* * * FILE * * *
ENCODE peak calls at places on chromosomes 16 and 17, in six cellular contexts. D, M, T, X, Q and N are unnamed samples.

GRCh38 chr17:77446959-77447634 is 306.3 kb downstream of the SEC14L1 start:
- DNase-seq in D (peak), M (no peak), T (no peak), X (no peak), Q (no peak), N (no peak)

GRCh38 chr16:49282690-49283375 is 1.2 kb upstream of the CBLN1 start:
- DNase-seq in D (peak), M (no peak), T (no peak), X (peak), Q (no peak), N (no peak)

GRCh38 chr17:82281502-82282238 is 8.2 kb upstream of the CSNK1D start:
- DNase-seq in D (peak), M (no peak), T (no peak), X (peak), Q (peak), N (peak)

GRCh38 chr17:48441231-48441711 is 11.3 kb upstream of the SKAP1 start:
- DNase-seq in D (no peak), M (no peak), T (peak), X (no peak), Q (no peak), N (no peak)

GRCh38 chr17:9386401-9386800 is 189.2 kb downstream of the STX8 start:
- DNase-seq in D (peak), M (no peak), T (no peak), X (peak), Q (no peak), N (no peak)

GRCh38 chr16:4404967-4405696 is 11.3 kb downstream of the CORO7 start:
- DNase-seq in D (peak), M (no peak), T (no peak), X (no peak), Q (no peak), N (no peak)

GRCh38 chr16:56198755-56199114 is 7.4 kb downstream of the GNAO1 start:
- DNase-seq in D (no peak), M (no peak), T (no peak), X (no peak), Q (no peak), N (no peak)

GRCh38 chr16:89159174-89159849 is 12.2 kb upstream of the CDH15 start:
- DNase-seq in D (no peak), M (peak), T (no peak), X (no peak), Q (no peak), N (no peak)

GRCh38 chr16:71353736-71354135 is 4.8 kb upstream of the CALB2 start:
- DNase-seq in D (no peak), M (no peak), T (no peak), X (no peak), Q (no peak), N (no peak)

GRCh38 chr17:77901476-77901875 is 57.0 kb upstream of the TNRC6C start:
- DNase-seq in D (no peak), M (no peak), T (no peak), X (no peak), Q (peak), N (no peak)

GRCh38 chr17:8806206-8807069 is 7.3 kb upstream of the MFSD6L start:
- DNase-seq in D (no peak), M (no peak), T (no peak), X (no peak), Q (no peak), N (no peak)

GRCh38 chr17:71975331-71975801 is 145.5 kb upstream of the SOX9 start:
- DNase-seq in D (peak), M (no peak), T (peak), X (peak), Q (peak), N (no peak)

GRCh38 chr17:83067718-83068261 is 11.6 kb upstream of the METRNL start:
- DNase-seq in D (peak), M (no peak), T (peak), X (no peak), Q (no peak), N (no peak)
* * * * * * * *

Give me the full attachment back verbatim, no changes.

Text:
ENCODE peak calls at places on chromosomes 16 and 17, in six cellular contexts. D, M, T, X, Q and N are unnamed samples.

GRCh38 chr17:77446959-77447634 is 306.3 kb downstream of the SEC14L1 start:
- DNase-seq in D (peak), M (no peak), T (no peak), X (no peak), Q (no peak), N (no peak)

GRCh38 chr16:49282690-49283375 is 1.2 kb upstream of the CBLN1 start:
- DNase-seq in D (peak), M (no peak), T (no peak), X (peak), Q (no peak), N (no peak)

GRCh38 chr17:82281502-82282238 is 8.2 kb upstream of the CSNK1D start:
- DNase-seq in D (peak), M (no peak), T (no peak), X (peak), Q (peak), N (peak)

GRCh38 chr17:48441231-48441711 is 11.3 kb upstream of the SKAP1 start:
- DNase-seq in D (no peak), M (no peak), T (peak), X (no peak), Q (no peak), N (no peak)

GRCh38 chr17:9386401-9386800 is 189.2 kb downstream of the STX8 start:
- DNase-seq in D (peak), M (no peak), T (no peak), X (peak), Q (no peak), N (no peak)

GRCh38 chr16:4404967-4405696 is 11.3 kb downstream of the CORO7 start:
- DNase-seq in D (peak), M (no peak), T (no peak), X (no peak), Q (no peak), N (no peak)

GRCh38 chr16:56198755-56199114 is 7.4 kb downstream of the GNAO1 start:
- DNase-seq in D (no peak), M (no peak), T (no peak), X (no peak), Q (no peak), N (no peak)

GRCh38 chr16:89159174-89159849 is 12.2 kb upstream of the CDH15 start:
- DNase-seq in D (no peak), M (peak), T (no peak), X (no peak), Q (no peak), N (no peak)

GRCh38 chr16:71353736-71354135 is 4.8 kb upstream of the CALB2 start:
- DNase-seq in D (no peak), M (no peak), T (no peak), X (no peak), Q (no peak), N (no peak)

GRCh38 chr17:77901476-77901875 is 57.0 kb upstream of the TNRC6C start:
- DNase-seq in D (no peak), M (no peak), T (no peak), X (no peak), Q (peak), N (no peak)

GRCh38 chr17:8806206-8807069 is 7.3 kb upstream of the MFSD6L start:
- DNase-seq in D (no peak), M (no peak), T (no peak), X (no peak), Q (no peak), N (no peak)

GRCh38 chr17:71975331-71975801 is 145.5 kb upstream of the SOX9 start:
- DNase-seq in D (peak), M (no peak), T (peak), X (peak), Q (peak), N (no peak)

GRCh38 chr17:83067718-83068261 is 11.6 kb upstream of the METRNL start:
- DNase-seq in D (peak), M (no peak), T (peak), X (no peak), Q (no peak), N (no peak)